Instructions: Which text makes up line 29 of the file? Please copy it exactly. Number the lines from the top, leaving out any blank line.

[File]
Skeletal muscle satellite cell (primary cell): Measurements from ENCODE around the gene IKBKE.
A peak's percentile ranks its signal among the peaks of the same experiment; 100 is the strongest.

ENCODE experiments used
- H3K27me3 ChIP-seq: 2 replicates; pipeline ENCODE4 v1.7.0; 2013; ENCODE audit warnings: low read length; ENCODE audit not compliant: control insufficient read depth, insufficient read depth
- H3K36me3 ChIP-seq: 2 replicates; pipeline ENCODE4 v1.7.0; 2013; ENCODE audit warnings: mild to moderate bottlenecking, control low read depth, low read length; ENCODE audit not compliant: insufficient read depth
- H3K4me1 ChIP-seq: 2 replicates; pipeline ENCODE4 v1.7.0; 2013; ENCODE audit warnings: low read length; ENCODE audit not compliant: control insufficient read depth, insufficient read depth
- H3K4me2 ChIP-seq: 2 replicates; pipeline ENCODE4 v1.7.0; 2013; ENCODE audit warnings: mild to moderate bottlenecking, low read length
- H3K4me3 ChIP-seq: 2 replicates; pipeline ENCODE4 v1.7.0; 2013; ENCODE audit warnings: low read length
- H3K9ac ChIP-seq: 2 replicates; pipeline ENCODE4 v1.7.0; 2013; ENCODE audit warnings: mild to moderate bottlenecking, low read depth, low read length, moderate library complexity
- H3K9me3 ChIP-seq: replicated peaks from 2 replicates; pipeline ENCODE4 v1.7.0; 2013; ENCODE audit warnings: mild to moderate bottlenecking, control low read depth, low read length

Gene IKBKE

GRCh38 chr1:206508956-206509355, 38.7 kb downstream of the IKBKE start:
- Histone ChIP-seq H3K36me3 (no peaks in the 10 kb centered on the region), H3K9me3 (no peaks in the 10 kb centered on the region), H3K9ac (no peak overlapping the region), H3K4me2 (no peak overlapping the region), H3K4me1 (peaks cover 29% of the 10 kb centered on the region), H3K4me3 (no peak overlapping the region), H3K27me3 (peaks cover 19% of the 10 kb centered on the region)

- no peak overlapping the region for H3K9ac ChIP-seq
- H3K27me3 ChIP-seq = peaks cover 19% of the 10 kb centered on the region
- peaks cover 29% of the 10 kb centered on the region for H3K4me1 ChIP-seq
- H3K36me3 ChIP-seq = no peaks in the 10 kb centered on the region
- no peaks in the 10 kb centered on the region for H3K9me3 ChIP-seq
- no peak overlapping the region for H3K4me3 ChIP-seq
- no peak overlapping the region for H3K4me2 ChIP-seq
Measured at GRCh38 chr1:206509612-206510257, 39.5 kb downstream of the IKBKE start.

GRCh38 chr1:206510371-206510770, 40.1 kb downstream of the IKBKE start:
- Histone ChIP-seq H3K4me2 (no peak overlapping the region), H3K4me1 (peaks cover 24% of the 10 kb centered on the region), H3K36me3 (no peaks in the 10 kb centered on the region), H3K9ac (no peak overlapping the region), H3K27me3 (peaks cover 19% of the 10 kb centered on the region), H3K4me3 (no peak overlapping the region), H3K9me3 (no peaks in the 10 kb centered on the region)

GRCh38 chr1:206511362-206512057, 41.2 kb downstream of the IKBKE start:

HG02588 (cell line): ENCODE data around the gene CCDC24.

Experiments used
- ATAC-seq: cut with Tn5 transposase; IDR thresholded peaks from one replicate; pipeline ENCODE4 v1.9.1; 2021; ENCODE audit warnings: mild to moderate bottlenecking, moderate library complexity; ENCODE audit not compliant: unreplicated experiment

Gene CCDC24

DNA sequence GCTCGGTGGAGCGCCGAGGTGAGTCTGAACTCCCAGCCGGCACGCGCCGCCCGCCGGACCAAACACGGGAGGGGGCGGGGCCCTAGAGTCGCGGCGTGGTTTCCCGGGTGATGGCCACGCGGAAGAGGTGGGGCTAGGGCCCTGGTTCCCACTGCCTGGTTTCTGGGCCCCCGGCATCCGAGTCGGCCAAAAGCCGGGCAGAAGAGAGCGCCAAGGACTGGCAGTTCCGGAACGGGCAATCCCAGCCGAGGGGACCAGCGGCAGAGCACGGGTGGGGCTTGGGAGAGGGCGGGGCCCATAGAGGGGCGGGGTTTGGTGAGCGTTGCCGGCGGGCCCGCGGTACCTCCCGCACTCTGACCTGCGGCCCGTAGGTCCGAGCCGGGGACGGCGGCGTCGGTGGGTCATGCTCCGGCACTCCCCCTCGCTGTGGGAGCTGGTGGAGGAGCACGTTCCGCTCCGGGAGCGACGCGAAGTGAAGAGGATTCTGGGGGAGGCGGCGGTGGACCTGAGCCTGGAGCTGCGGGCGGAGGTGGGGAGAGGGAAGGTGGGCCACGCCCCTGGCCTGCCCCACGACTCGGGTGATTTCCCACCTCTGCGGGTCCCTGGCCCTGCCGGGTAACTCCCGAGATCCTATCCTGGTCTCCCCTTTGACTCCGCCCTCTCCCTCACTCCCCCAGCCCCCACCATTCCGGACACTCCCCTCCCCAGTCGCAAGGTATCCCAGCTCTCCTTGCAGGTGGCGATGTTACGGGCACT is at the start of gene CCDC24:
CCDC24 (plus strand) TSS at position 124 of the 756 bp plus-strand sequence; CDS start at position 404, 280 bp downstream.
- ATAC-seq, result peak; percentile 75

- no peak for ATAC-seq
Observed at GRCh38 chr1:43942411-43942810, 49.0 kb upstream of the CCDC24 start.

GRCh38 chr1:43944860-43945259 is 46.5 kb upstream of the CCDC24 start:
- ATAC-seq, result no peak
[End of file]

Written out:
DNA sequence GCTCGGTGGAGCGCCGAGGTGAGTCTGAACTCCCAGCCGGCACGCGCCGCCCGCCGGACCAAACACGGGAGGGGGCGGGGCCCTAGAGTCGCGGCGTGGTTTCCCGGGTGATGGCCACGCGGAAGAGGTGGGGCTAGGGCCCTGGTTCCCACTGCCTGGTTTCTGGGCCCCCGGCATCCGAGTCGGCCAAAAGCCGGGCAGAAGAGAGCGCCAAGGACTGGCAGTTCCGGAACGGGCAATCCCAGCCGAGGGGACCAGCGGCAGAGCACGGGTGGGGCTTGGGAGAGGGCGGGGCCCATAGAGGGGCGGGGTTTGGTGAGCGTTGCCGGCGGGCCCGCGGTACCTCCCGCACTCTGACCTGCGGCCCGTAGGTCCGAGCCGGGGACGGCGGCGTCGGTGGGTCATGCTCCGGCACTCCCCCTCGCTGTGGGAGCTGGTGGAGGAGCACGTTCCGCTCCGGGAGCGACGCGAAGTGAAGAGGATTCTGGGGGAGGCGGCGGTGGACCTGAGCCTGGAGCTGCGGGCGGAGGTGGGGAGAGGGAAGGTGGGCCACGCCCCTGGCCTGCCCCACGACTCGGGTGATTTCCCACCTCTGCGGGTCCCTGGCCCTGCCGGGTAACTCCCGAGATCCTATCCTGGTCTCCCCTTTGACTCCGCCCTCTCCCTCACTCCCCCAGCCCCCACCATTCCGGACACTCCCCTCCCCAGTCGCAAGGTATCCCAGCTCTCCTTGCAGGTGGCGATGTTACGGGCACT is at the start of gene CCDC24: